Virtues & Vices: Tranquil vs. Chaotic Slices


I have chosen to use the word ‘peace’ for my virtue here. B. Franklin uses ‘Tranquility” (his spelling) for the 11th virtue listed in his The Thirteen Virtues found in The Autobiography of Benjamin Franklin, which I’m using as inspiration for this sonnet series. “Be not disturbed at trifles, or at accidents common or unavoidable.” (B. Franklin, 1793).
I Will Give Peace About Fourteen Lines
“I lived for a moment in a world so lovely, so inept 
At twisted words and crooked deeds. It was as if
I slept and dreamt.”

—Edna St. Vincent Millay, 1892-1950
I will give my friend Peace about fourteen lines
and try to get her to bring more peaceful things
if we are lucky we will hear how freedom sings
with calm and courage much a part of her designs
she conquers all that surrounds confuses and confines
anger and disorder with a soothing balm of serenity
she holds hands with agreement and compromise
mixing order together with justice and joy combines
for the many days and years ahead a constant press 
of attention to our arguments likes and dislikes
she’ll give us direction and infuse us with love
with a Quaker’s gentle persuasion to be understood
she will kindly not make us feel guilty and confess 
that it took us so long to learn to be kind and good. 
Butterfly Wings and Chaotic Things
“I will put Chaos into fourteen lines” is the title of a sonnet by Edna St. Vincent Millay (1892 -1950) that was published in 1954.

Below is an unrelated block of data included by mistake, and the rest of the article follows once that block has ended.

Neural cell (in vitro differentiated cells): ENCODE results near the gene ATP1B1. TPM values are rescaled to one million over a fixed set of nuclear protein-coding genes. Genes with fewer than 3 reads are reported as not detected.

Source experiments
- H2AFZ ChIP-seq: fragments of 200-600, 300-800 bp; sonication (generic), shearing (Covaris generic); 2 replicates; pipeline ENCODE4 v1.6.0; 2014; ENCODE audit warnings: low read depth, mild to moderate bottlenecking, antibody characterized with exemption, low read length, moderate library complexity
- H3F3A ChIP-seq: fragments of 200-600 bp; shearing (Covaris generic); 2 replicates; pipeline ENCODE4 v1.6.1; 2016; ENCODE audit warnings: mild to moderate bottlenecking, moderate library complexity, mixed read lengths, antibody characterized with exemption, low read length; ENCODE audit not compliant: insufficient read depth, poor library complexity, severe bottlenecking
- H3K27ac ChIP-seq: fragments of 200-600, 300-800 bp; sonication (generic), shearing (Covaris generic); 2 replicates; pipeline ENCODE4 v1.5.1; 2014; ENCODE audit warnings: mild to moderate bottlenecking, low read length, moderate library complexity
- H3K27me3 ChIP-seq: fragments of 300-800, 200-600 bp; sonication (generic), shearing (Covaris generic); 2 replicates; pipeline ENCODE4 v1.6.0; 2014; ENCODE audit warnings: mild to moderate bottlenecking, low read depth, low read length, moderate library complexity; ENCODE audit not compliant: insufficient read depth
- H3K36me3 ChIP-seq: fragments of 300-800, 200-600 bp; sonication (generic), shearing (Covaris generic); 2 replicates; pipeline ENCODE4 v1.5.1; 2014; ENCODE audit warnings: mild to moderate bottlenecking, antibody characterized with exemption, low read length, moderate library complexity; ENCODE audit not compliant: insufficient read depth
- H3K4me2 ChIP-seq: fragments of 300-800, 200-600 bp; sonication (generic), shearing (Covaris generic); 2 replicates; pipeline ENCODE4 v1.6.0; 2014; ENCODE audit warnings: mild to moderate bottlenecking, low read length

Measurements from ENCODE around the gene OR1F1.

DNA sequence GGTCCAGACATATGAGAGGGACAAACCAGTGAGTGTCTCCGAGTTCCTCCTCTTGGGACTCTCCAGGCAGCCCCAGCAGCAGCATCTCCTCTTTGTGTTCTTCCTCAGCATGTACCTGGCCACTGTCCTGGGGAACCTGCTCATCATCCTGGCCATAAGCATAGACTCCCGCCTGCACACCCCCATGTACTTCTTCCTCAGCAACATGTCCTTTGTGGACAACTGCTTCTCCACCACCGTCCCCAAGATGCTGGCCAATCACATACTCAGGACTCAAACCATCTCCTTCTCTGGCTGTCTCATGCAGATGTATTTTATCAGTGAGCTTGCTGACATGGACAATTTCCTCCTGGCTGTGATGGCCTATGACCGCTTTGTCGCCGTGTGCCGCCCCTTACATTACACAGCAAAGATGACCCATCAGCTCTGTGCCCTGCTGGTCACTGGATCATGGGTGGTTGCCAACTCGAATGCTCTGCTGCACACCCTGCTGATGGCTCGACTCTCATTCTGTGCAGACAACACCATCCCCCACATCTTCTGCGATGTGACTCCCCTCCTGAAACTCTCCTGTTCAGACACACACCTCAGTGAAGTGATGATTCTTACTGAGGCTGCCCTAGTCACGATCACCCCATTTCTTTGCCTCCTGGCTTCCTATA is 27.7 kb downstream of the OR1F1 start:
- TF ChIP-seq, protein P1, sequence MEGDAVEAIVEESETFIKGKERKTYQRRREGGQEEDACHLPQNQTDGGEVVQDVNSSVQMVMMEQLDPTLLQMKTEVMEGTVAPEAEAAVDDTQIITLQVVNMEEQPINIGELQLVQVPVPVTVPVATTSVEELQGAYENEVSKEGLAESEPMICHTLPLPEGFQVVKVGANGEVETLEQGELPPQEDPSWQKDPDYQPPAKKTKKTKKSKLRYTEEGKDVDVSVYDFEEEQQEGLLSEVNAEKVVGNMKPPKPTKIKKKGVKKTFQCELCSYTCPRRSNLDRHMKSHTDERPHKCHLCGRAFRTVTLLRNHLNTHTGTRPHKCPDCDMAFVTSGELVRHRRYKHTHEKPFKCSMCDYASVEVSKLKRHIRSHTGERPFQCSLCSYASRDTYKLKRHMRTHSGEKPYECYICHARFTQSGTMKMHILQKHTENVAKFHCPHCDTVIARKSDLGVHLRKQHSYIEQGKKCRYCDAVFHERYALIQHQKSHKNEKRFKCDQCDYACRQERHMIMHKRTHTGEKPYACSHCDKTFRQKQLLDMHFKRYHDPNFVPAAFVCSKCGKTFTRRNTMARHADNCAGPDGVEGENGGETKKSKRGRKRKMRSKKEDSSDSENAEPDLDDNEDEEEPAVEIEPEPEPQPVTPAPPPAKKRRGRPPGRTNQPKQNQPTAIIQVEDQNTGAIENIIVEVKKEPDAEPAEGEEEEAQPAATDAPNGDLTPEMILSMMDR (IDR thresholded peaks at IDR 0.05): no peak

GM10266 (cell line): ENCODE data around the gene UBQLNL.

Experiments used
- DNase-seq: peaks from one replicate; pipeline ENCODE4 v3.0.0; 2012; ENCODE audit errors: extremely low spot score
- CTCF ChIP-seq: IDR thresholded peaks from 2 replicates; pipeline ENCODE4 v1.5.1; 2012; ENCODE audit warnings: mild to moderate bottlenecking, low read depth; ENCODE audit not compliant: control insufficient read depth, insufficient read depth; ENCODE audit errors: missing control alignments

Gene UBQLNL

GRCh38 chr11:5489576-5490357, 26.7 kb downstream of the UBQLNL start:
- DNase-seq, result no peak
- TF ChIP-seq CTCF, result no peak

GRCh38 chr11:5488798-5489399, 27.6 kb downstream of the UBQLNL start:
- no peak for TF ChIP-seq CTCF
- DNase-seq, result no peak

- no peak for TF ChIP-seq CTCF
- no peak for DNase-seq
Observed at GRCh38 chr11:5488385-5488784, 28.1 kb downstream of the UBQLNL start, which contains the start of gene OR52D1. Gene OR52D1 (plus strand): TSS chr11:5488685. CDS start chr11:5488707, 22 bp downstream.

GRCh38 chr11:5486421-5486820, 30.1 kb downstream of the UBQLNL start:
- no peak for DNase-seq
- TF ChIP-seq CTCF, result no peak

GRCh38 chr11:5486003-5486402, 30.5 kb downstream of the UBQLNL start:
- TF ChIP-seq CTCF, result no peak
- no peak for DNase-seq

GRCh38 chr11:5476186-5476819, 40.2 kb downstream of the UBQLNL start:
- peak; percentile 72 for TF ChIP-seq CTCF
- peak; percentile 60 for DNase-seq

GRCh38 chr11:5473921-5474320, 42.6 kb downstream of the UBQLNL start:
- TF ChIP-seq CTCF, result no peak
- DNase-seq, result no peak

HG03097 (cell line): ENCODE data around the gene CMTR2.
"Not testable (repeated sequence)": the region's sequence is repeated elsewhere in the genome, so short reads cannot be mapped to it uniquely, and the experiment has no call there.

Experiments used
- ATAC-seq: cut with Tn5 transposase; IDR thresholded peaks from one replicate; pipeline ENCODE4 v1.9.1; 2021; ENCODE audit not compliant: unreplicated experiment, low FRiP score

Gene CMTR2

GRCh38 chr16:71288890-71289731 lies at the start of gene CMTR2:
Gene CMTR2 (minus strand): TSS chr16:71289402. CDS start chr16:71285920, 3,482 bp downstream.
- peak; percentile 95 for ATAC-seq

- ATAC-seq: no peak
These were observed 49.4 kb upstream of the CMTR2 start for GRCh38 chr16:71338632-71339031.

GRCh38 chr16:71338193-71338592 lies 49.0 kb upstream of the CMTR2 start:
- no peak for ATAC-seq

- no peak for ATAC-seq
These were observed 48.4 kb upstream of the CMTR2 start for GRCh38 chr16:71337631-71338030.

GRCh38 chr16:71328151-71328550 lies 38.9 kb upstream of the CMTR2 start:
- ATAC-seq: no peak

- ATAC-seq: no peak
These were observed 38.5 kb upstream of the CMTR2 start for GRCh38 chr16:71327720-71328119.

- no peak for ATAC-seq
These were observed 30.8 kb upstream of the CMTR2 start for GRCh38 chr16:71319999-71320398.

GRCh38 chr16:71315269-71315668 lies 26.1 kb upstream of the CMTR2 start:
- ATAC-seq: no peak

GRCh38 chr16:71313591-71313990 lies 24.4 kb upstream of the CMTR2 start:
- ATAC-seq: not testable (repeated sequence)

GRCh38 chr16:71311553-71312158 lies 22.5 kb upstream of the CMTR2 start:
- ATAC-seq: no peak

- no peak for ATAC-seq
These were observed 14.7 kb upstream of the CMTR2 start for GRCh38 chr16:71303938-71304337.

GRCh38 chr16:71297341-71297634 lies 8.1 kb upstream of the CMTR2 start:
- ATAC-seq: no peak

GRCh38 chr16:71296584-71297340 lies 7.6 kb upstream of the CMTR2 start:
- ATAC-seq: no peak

I will give comrade Chaos just fourteen lines
riotous, rambunctious, raw, and ridiculous
rambling about with new physical confines
big stakes no stakes make mistakes meticulous
Now many books are written on Chaos theory
formulas and equations involve serious science
perusing randomness choosing using inquiry
as chaos upsets the apple cart with defiance
Then there is the famous (graph)* butterfly effect
where a butterfly’s wing changes the world
don’t rufous hummingbirds get any respect
how about how a baby’s eyelashes have curled
Or the McCartney Beatle that gave it a try with
“the butter wouldn’t melt so we put it in the pie.”
(The term ‘butterfly effect’ comes from a graph of  “chaos” or chaotic things that looked like butterfly wings. “The butterfly effect is the sensitive dependence on initial conditions in which a small change in one state of a deterministic nonlinear system can result in a large difference in a later state…”) and the butter pie?

Joey ‘Pepe Batbon’ Connolly (Special to the Saipan Tribune)
Joey “Pepe Batbon” Connolly is a retired teacher and has been named a poet laureate of Tinian. He has taught English in CNMI public schools for the past 30 years. He has also taught in Alaska, New Orleans, and Las Vegas.

Joey 'Pepe Batbon' Connolly (Special to the Saipan Tribune)

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